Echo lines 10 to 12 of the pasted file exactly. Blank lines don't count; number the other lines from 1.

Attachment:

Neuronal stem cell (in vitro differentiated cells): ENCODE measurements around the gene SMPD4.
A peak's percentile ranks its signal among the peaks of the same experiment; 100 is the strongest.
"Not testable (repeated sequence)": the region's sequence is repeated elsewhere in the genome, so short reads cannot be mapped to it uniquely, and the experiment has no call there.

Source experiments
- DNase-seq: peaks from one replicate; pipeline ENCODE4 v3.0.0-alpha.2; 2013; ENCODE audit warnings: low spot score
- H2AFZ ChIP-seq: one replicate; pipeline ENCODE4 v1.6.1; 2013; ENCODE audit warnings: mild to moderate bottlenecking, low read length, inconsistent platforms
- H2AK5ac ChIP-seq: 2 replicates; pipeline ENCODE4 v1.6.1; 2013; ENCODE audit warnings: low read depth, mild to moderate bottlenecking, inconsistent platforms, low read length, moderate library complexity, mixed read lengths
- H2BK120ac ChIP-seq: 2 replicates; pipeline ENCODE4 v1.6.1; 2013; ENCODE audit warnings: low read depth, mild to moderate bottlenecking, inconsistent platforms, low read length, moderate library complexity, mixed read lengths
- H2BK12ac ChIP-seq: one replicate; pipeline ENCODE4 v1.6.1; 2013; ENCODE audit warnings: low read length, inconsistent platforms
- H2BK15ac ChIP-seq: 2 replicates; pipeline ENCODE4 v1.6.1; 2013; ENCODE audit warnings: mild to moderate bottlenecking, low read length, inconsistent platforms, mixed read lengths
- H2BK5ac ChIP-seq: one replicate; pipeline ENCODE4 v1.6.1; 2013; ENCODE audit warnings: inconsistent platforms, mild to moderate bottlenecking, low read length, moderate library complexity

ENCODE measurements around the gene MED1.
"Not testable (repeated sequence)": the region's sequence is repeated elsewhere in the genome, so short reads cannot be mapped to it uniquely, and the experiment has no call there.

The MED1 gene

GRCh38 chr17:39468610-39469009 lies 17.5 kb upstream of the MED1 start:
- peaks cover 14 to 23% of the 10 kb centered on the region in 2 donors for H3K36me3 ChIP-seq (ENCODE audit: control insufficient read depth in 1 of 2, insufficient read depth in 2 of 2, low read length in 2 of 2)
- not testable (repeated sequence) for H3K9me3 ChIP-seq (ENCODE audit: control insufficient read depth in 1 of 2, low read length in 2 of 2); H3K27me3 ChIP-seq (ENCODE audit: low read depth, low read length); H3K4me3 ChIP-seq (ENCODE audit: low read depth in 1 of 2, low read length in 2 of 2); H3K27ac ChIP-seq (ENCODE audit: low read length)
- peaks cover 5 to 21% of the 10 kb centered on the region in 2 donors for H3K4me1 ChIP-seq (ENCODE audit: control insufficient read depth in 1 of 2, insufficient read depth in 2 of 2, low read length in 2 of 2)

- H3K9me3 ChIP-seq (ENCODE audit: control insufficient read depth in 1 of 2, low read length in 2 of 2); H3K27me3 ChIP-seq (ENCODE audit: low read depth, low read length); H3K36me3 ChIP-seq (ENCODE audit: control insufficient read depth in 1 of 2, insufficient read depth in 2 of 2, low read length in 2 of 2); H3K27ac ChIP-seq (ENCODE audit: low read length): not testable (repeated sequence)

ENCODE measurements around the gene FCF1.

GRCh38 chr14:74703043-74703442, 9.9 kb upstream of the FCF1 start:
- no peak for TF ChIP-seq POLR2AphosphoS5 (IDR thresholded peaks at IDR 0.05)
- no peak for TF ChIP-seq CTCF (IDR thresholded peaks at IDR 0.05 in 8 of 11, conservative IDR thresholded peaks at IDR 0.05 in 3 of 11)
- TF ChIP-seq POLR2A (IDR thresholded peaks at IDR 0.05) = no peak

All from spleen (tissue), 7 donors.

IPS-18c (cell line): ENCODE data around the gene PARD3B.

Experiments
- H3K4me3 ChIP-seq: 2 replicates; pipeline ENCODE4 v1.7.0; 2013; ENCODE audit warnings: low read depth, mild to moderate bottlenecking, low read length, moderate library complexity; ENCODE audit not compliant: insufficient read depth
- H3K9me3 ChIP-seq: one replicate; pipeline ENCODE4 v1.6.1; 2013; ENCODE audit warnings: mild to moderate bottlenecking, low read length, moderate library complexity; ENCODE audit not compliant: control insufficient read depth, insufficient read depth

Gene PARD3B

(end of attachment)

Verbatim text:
- H2BK15ac ChIP-seq: 2 replicates; pipeline ENCODE4 v1.6.1; 2013; ENCODE audit warnings: mild to moderate bottlenecking, low read length, inconsistent platforms, mixed read lengths
- H2BK5ac ChIP-seq: one replicate; pipeline ENCODE4 v1.6.1; 2013; ENCODE audit warnings: inconsistent platforms, mild to moderate bottlenecking, low read length, moderate library complexity

ENCODE measurements around the gene MED1.